McElhaney v. United States of America

Filing 11

ORDER ADOPTING REPORT AND RECOMMENDATIONS. Petitioner's objections are overruled and the Report of the Magistrate Judge 8 is ADOPTED as the opinion of the District Court. The application for writ of habeas corpus is DISMISSED with prejudice. Petitioner is hereby DENIED a certificate of appealability sua sponte. Any and all motions which may be pending in this civil action are hereby DENIED. Signed by Judge Leonard Davis on 01/12/15. (mll, )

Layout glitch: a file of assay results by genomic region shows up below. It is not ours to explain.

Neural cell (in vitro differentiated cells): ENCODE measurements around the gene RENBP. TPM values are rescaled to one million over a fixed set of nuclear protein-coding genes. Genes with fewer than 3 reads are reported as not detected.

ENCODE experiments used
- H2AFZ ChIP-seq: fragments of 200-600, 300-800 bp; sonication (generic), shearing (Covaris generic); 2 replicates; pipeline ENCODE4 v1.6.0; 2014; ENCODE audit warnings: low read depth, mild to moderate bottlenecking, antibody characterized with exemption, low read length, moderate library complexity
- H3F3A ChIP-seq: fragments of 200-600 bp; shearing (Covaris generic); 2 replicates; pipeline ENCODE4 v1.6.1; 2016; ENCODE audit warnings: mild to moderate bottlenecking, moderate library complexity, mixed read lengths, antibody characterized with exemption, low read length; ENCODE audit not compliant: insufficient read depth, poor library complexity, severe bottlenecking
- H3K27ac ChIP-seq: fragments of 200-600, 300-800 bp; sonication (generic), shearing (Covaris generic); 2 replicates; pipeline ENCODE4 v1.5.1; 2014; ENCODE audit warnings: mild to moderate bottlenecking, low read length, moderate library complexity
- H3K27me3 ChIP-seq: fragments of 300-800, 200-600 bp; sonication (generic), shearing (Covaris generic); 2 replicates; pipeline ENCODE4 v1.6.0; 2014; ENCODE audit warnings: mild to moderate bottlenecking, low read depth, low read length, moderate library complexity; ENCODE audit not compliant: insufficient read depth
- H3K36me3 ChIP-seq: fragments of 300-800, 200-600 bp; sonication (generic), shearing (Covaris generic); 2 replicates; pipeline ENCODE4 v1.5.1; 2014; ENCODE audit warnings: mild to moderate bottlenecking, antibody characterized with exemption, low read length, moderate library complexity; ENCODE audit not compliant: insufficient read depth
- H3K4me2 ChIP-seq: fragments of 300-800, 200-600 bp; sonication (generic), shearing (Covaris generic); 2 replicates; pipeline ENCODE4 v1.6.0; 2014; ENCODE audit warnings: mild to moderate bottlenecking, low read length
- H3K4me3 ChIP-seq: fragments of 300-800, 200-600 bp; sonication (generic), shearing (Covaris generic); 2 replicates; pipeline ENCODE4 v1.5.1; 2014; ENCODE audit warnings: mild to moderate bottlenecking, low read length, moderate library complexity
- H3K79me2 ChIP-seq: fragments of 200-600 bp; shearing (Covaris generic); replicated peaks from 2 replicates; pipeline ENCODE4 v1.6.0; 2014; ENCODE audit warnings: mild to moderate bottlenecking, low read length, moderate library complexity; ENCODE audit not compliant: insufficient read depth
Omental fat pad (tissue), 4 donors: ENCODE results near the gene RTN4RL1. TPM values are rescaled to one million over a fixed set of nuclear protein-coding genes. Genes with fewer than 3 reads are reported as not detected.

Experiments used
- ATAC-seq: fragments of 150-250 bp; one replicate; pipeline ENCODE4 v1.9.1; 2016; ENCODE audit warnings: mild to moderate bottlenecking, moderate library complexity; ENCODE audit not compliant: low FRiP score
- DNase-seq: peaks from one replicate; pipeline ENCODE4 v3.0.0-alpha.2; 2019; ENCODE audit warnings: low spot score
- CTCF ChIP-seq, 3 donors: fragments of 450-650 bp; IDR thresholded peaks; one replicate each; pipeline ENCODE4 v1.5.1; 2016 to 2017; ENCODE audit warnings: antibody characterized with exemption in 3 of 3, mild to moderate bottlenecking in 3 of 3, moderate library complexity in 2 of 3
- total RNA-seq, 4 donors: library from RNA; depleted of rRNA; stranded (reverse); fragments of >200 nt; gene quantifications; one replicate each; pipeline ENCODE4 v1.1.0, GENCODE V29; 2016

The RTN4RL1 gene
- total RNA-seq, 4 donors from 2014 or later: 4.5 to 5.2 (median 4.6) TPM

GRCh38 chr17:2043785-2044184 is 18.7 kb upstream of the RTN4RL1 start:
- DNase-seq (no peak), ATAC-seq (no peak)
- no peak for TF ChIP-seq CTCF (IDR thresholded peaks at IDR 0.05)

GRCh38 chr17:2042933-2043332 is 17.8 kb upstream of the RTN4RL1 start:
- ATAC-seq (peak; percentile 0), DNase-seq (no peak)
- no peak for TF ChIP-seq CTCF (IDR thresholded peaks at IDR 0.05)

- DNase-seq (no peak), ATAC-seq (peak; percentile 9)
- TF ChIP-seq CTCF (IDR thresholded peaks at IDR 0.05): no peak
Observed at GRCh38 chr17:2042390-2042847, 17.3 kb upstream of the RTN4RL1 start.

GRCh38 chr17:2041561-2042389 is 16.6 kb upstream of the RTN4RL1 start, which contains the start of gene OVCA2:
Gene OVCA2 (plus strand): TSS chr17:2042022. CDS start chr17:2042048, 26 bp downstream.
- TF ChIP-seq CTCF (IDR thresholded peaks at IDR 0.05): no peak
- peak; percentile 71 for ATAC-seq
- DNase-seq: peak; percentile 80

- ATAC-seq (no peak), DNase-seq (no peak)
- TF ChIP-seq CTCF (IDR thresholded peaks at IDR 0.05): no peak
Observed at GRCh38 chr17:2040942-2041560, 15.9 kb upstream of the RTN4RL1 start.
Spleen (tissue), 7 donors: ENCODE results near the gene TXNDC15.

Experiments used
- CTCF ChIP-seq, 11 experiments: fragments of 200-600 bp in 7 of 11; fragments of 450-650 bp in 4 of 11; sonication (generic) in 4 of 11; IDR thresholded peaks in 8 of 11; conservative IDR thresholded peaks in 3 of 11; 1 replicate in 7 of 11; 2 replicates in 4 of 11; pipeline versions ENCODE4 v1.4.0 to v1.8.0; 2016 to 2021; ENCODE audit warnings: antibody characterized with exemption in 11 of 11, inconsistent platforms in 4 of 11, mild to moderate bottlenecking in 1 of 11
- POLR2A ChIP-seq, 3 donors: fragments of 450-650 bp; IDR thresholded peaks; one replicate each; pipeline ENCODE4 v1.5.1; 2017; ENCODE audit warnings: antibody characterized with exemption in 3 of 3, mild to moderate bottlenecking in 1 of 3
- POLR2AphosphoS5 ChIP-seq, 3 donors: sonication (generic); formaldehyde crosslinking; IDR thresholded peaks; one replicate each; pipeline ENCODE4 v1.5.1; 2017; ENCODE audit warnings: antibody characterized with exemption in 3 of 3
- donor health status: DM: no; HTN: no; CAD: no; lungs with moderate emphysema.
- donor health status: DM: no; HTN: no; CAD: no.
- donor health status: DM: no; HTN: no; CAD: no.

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IN THE UNITED STATES DISTRICT COURT FOR THE EASTERN DISTRICT OF TEXAS TYLER DIVISION LARRY JOE McELHANEY § v. § UNITED STATES OF AMERICA § CIVIL ACTION NO. 6:14cv698 MEMORANDUM ADOPTING REPORT AND RECOMMENDATION OF THE UNITED STATES MAGISTRATE JUDGE AND ENTERING FINAL JUDGMENT The Petitioner Larry McElhaney proceeding pro se, filed this application for the writ of habeas corpus under 28 U.S.C. §2241 apparently complaining of the legality of his pending prosecution. This Court ordered that the matter be referred to the United States Magistrate Judge pursuant to 28 U.S.C. §636(b)(1) and (3) and the Amended Order for the Adoption of Local Rules for the Assignment of Duties to United States Magistrate Judges. McElhaney is awaiting trial in cause no. 6:13cv114, a criminal prosecution in the Eastern District of Texas. He asserts that the indictment is defective because the district court can only imprison someone pursuant to an Act of Congress; he argues that the three counts of his indictment do not allege violations of federal law and fail to give him proper notice of the time, date, or place where he is alleged to have violated federal law. After review of the pleadings, the Magistrate Judge issued a Report recommending that the petition be dismissed. The Magistrate Judge stated that in the absence of exceptional circumstances, in criminal cases the regular judicial procedure should be followed and habeas corpus should not be granted in advance of a trial, citing Jones v. Perkins, 245 U.S. 390, 391-92 (1918) and Stack v. Boyle, 342 U.S. 1, 6-7 (1951). The Magistrate Judge stated that an adequate remedy for challenging the validity of the indictment exists through a Fed. R. Crim. P. 12 motion, and that McElhaney did 1 not show that exceptional circumstances existed justifying the use of a pre-trial habeas corpus petition to short-circuit the normal judicial process. In his objections to the Report, McElhaney argues that it is not correct to hold that all criminal proceeding remedies must be exhausted before §2241 relief may be granted, citing United States ex rel. Scranton v. New York, 532 F.2d 292 (2nd Cir. 1976). That case held that a defendant under a state indictment for murder was “in custody” for purposes of federal habeas corpus where she was free on parole or on her own recognizance, but that the principles of federalism prevented the federal courts from affording habeas corpus relief where state remedies had not been exhausted. This decision is plainly distinguishable from the present case, in which McElhaney seeks to use federal habeas corpus to short-circuit a pending federal criminal proceeding. Next, McElhaney argues that §2241 does not contain a requirement of exhaustion of administrative remedies, and whether to require such exhaustion is at the discretion of the court. The Magistrate Judge’s Report did not concern exhaustion of administrative remedies, but rather the fact that a pre-trial habeas corpus petition cannot serve to litigate his defenses in advance of his criminal trial. Cf. Braden v. 30th Judicial Circuit Court of Kentucky, 410 U.S. 484, 493, 93 S.Ct. 1123, 1129 (1973) (stating that “nothing that we have said would permit the derailment of a pending state proceeding by an attempt to litigate constitutional defenses prematurely in federal court”). Third, McElhaney states that “in view of a violation of the Constitution or laws of the United States, under 28 U.S.C. §2241(c)(3), an order for a writ of habeas corpus must be extended to a federal prisoner regardless of exhaustion of remedies,” citing Brown v. Lundgren, 528 F.2d 1050 (5th Cir. 1975). This case affirmed the denial of a federal prisoner’s habeas petition challenging a decision of the United States Board of Parole denying him eligibility for parole until his mandatory release date; the discussion of available remedies revolves around the Administrative Procedures Act and its application to the Parole Board. Brown plainly has no application to McElhaney’s case. Finally, McElhaney cites what he believes to be “exceptional circumstances,” including assertions that he has received ineffective assistance of counsel in that his former attorneys did not 2 investigate properly, failed to move for suppression of evidence, and failed to provide him with copies of discovery so that he could determine his sentencing guideline range. He also raises a claim of “cumulative error.” None of these circumstances provide any basis for permitting McElhaney to litigate his defenses to a criminal prosecution through a pre-trial habeas corpus petition. His objections are without merit. The Court has conducted a careful de novo review of the pleadings in the cause, the Report of the Magistrate Judge, and the Petitioner’s objections thereto. Upon such de novo review, the Court has concluded that the Report of the Magistrate Judge is correct and that the Petitioner’s objections are without merit. It is accordingly ORDERED that the Petitioner’s objections are overruled and the Report of the Magistrate Judge (docket no. 8) is ADOPTED as the opinion of the District Court. It is further ORDERED that the above-styled application for the writ of habeas corpus be and hereby is DISMISSED with prejudice. It is further ORDERED that the Petitioner Larry McElhaney is hereby DENIED a certificate of appealability sua sponte. Finally, it is ORDERED that any and all motions which may be pending in this civil action are hereby DENIED. So ORDERED and SIGNED this 12th day of January, 2015. __________________________________ LEONARD DAVIS UNITED STATES DISTRICT JUDGE 3